If you've used WordPress for any length of time, you are no doubt familiar with the concept of posts and pages. To technocrats, these are known as post types. As delivered, WordPress provides five (5) different post types that are either readily accessible to users or used internally by WordPress. These post types are post, page, attachment, revision, and navigation menu. While these post types suit the average blogger, as a web development platform, WordPress is capable of far exceeding the needs of the average user through the use of hooks, filters, plugins, and custom post types (CPTs).
For example, using WordPress to sell products through an eCommerce solution, such as the very popular WooCommerce, is just one example of how WordPress can be extended through plugins and custom post types. CPTs are new post types you can create for whatever need or purpose you see fit. The WooCommerce individual product pages are examples of a custom post type designed to display products. The product custom post type is created when the WooCommerce plugin is installed.
The Stealthiness of CPTs
Because CPTs are custom components, they can be quite stealthy when it comes to searching through their content. In fact, they are completely off the radar unless you intentionally do something about it. WordPress's search query only "knows" about its own 5 post types, and at that it only searches through post and page content. If you want to include your CPTs in the search query, you have to modify the query parameters to include them.
The following code is used on this site to include our portfolio custom post type in the site's search results page.
Note: This change will also change the way searches execute across the entire WordPress spectrum. For example, when you are searching for an internal link in the post or page editor. To confine the search to the front end only, change line 3 above to read:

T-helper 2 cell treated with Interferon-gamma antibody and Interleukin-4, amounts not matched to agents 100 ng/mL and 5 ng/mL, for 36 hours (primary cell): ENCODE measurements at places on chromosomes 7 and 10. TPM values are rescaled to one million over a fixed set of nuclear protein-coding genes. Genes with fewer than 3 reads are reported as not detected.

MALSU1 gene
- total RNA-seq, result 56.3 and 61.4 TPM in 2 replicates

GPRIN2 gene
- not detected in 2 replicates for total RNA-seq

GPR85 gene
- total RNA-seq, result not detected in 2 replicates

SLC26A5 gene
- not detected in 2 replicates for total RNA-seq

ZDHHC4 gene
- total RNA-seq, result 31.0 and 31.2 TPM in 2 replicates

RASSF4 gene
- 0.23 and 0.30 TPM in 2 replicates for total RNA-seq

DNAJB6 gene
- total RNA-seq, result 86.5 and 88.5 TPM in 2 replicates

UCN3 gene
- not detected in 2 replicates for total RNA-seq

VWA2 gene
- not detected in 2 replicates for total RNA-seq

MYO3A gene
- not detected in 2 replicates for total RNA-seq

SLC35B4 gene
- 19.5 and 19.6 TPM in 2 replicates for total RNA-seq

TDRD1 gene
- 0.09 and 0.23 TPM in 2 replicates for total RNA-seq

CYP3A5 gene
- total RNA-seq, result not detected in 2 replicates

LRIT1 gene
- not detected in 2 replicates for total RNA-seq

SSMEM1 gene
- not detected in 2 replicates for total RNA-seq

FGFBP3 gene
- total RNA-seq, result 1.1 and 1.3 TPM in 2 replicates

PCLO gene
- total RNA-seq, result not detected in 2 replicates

How the Snippet Works
The developers behind WordPress are smart people…very smart people! As WordPress has evolved, they gave us the ability to extend WordPress's functionality through hooks and filters. Hooks and filters allow us to 'hook into' the rest of WordPress. In other words, they allow us to work with built-in WordPress functions whenever we need to do something that modifies their behavior. In this case, we are modifying the default behavior of the search query. We do this by hooking into the built-in WordPress pre_get_posts filter. A filter, by the way, is just a type of hook.
The WordPress codex explains the pre_get_posts filter this way:
This hook is called after the query variable object is created, but before the actual query is run.
The pre_get_posts action gives developers access to the $query object by reference (any changes you make to $query are made directly to the original object - no return value is necessary).
The $query object is pretty complex in itself. As a core WordPress feature, it is a work horse. The $query->set() function allows us to set a named query variable to a specific value. In the case of this snippet, we are setting post_type to page or post or portfolio (our cpt). In simpler terms, this snippet is telling WordPress to find our desired string in any of its posts, pages, or portfolio custom post types and display the results in an archive page. Is that cool or what?